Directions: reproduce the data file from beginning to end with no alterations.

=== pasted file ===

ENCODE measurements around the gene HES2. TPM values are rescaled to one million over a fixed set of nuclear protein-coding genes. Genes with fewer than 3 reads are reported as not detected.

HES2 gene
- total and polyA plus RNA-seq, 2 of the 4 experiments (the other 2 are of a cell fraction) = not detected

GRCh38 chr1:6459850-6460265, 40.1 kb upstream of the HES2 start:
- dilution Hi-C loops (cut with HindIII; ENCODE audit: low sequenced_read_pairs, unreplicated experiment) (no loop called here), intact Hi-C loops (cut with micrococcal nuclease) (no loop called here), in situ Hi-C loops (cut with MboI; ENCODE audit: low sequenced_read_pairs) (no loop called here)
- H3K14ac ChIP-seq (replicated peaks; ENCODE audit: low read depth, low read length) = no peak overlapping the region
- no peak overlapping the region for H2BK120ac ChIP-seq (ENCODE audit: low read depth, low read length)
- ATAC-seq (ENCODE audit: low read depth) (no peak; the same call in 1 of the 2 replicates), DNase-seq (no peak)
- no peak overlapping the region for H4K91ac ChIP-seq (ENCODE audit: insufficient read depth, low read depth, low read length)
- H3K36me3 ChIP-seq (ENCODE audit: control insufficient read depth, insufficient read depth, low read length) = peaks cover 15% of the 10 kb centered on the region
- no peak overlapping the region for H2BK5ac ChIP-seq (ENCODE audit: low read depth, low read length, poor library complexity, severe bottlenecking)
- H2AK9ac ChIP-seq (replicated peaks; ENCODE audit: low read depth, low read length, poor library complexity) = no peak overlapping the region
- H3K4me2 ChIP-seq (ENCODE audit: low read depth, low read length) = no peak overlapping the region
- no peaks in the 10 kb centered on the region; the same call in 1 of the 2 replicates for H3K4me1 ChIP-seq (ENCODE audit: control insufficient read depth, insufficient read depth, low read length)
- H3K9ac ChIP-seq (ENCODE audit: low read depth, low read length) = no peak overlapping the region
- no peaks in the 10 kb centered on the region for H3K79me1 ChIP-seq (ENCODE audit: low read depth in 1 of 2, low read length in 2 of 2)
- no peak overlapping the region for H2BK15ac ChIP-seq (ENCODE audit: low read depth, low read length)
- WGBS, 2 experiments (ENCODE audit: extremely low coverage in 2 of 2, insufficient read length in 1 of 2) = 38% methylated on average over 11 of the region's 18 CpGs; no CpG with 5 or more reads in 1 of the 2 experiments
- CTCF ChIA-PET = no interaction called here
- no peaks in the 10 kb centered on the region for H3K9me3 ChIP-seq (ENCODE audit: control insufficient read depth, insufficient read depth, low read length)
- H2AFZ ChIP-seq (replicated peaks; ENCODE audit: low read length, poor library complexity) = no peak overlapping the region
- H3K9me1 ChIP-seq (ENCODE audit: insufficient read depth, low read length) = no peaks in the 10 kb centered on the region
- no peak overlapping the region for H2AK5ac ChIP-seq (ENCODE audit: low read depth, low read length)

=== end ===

ENCODE measurements around the gene HES2. TPM values are rescaled to one million over a fixed set of nuclear protein-coding genes. Genes with fewer than 3 reads are reported as not detected.

HES2 gene
- total and polyA plus RNA-seq, 2 of the 4 experiments (the other 2 are of a cell fraction) = not detected

GRCh38 chr1:6459850-6460265, 40.1 kb upstream of the HES2 start:
- dilution Hi-C loops (cut with HindIII; ENCODE audit: low sequenced_read_pairs, unreplicated experiment) (no loop called here), intact Hi-C loops (cut with micrococcal nuclease) (no loop called here), in situ Hi-C loops (cut with MboI; ENCODE audit: low sequenced_read_pairs) (no loop called here)
- H3K14ac ChIP-seq (replicated peaks; ENCODE audit: low read depth, low read length) = no peak overlapping the region
- no peak overlapping the region for H2BK120ac ChIP-seq (ENCODE audit: low read depth, low read length)
- ATAC-seq (ENCODE audit: low read depth) (no peak; the same call in 1 of the 2 replicates), DNase-seq (no peak)
- no peak overlapping the region for H4K91ac ChIP-seq (ENCODE audit: insufficient read depth, low read depth, low read length)
- H3K36me3 ChIP-seq (ENCODE audit: control insufficient read depth, insufficient read depth, low read length) = peaks cover 15% of the 10 kb centered on the region
- no peak overlapping the region for H2BK5ac ChIP-seq (ENCODE audit: low read depth, low read length, poor library complexity, severe bottlenecking)
- H2AK9ac ChIP-seq (replicated peaks; ENCODE audit: low read depth, low read length, poor library complexity) = no peak overlapping the region
- H3K4me2 ChIP-seq (ENCODE audit: low read depth, low read length) = no peak overlapping the region
- no peaks in the 10 kb centered on the region; the same call in 1 of the 2 replicates for H3K4me1 ChIP-seq (ENCODE audit: control insufficient read depth, insufficient read depth, low read length)
- H3K9ac ChIP-seq (ENCODE audit: low read depth, low read length) = no peak overlapping the region
- no peaks in the 10 kb centered on the region for H3K79me1 ChIP-seq (ENCODE audit: low read depth in 1 of 2, low read length in 2 of 2)
- no peak overlapping the region for H2BK15ac ChIP-seq (ENCODE audit: low read depth, low read length)
- WGBS, 2 experiments (ENCODE audit: extremely low coverage in 2 of 2, insufficient read length in 1 of 2) = 38% methylated on average over 11 of the region's 18 CpGs; no CpG with 5 or more reads in 1 of the 2 experiments
- CTCF ChIA-PET = no interaction called here
- no peaks in the 10 kb centered on the region for H3K9me3 ChIP-seq (ENCODE audit: control insufficient read depth, insufficient read depth, low read length)
- H2AFZ ChIP-seq (replicated peaks; ENCODE audit: low read length, poor library complexity) = no peak overlapping the region
- H3K9me1 ChIP-seq (ENCODE audit: insufficient read depth, low read length) = no peaks in the 10 kb centered on the region
- no peak overlapping the region for H2AK5ac ChIP-seq (ENCODE audit: low read depth, low read length)